We all know what it means to fail, don't we? There's that thing we do that we know we shouldn't do, but we do it anyway. Intentional rebellion is a serious thing.
But is that the end of the story?
I found this intriguing slice from an article by Gordon McDonald. He offers some great perspective on how sometimes in our failures our Lord transforms us into what we apparently could not have become otherwise. Check it out:
As someone who has made a fool of himself on more than one occasion, I want to encourage you to embrace the refreshing promise that failure doesn't end with a period when Jesus is a part of the sentence...
[I] highlight the exchange between Jesus and Simon Peter in which the Lord says, "Simon, Simon, Satan has asked to sift you like wheat. But I have prayed for you, Simon, that your faith may not fail. And when you have turned back, strengthen your brothers."
Most of us know that this conversation is a preface to Simon Peter's humiliating performance in the backyard of the Temple's high priest. Simon denies three times that he had ever known Jesus, much less been among his disciples. That was followed by the rooster's crowing and a look into the eyes of Jesus. The two together—the crowing and the eyes—must have been more than he could bear. He rushed into a back alley and "wept bitterly."
More than once I have asked myself this question: if Jesus knew so clearly what was coming, why he didn't offer Simon counsel on how to avoid the upcoming bad moments? I would have. But then I often try to fix people before or after they make a jerk of themselves.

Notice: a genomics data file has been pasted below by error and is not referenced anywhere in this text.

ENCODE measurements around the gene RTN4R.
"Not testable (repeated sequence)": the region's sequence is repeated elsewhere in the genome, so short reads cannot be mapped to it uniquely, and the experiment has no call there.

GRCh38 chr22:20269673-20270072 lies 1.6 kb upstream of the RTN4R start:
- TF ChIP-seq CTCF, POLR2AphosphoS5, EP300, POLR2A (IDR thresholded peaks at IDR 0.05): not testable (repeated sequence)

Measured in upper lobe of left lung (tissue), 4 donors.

One chuckles at Peter's brazenness in the upper room when he says, "Lord, I am ready to go with you to prison and to death." Ready indeed!
Well, at least Peter was warned. But it appears to me that the Savior was far less concerned about his disciple's upcoming collapse of character and far more concerned about what he'd learn and how he would act afterwards when he might get his act back together.
What occurs to me is that Jesus must have planned to use an experience of failure to teach Peter a lesson that he apparently could not learn any other way.
There's a thought here. If the Lord desires that a person grow, it looks like he doesn't mind allowing that person to make a perfect fool of himself or herself if the process leads to better things. Christ-followers who judge themselves or others by only a standard of perfection might want to consider this.
(Yeah, I sort of left that thought hanging there on purpose. If you need something a bit more conclusive about foolish growth to hang your hat on, I'd suggest this)